WEST BRONX — Law enforcement officials announced on Thursday that they had made the largest gang bust in the history of The Bronx — 84 gang members getting indicted on charges related to 22 shootings and narcotics trafficking throughout the West Bronx, Massachusetts and New Hampshire.
"Four gangs formed an alliance of evil and carved a path of destruction from the West Bronx to New England, selling drugs up north for quadruple their street price here and returning to The Bronx with firearms purchased up there," said Bronx District Attorney Darcel Clark.
The gangs Miami Ave, The Eden Boys, the UGZ and the RGZ joined forces to sell narcotics and aggressively deal with their rivals, according to the Bronx District Attorney's office.
Clark noted that Miami Ave was an acronym for "Macombs Is A Major Issue," while Police Commissioner Bill Bratton described Eden Boys as an interesting name choice.
"It’s ironic these characters, some of them chose the name Eden Boys for themselves because while they were a long way from paradise, their behavior was certainly forbidden," he said.
Officials seized a total of 15 guns, 16 kilos of drugs and about $260,000 cash in the bust, and members are accused of flooding towns in New England with cocaine, heroin and fentanyl, a synthetic opiate that is similar to but more powerful than morphine.
In total, the defendants are charged with 386 counts, which include conspiracy to commit murder, attempted murder, conspiracy to distribute narcotics and weapons charges.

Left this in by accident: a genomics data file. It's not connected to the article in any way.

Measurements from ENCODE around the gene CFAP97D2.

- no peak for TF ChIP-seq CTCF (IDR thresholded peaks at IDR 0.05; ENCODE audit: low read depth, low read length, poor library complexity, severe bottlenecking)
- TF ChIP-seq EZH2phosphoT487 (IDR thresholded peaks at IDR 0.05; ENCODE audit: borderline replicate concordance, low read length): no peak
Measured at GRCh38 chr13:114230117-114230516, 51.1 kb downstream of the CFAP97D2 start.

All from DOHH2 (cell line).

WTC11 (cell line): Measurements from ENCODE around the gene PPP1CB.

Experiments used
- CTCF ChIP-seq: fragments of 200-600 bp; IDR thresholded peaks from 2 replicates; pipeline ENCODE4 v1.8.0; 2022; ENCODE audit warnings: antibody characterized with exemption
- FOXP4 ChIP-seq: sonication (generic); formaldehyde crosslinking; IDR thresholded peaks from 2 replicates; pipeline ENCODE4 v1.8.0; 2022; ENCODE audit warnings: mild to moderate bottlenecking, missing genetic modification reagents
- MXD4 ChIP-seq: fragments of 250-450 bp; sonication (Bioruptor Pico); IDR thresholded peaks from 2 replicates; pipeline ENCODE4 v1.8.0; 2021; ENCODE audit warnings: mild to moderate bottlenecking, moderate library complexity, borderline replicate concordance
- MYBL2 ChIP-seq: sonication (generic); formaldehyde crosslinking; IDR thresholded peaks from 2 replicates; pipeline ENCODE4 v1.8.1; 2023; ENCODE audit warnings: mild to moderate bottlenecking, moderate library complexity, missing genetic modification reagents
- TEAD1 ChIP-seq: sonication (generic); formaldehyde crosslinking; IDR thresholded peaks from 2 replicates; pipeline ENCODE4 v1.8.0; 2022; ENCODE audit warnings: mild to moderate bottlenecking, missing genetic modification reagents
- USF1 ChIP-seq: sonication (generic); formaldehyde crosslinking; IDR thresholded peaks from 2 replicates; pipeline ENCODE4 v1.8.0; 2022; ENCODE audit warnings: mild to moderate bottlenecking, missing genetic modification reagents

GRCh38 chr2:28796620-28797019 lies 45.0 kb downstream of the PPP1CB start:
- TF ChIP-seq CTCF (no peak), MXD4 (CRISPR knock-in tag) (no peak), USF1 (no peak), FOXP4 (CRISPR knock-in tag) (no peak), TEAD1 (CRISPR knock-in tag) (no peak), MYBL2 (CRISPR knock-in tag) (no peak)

Gang member Wilfred "Cito" Lora alone is being charged in connection with 11 attempted murders that resulted in eight people being shot who had nothing to do with the group's drug trade, according to the Bronx DA's office.
A total of 58 defendants are being charged as major traffickers, meaning they could face life in prison if convicted.
Police from the 44th Precinct began working with the Bronx DA's office in November 2014 to investigate local street crews who were behind shootings, and in February 2015, investigators noted that crew members had been frequently going to Bourne and Wareham in Massachusetts, possibly to sell narcotics, according to Clark.
Officials determined that members were transporting heroin and cocaine from The Bronx to the area in May and later discovered that they were also shipping crack cocaine and heroin to Manchester, New Hampshire.
"The New England area, particularly New Hampshire, is experiencing an epidemic addiction to heroin, and this operation helped to fuel that scourge," Clark said.
Gang members were selling $10,000 worth of crack per week at four times the amount they could sell it for in The Bronx, officials said.
Police tracked the members on social media to help with the investigation, where they would occasionally post pictures of what they had bought with their money, such as clothing and liquor.
Gang members ranged in age from their late teens to their late 20s, according to the DA's office.
Bratton stressed that the arrests would help limit violence in the area, which was just as important as trying to combat drugs.
"They were effectively trading off drugs to get guns from New Hampshire to bring them back down here to be used in that issue," he said, "so it’s not just a mater of making a dent in the sale of the drugs. It’s the violence that is associated with it."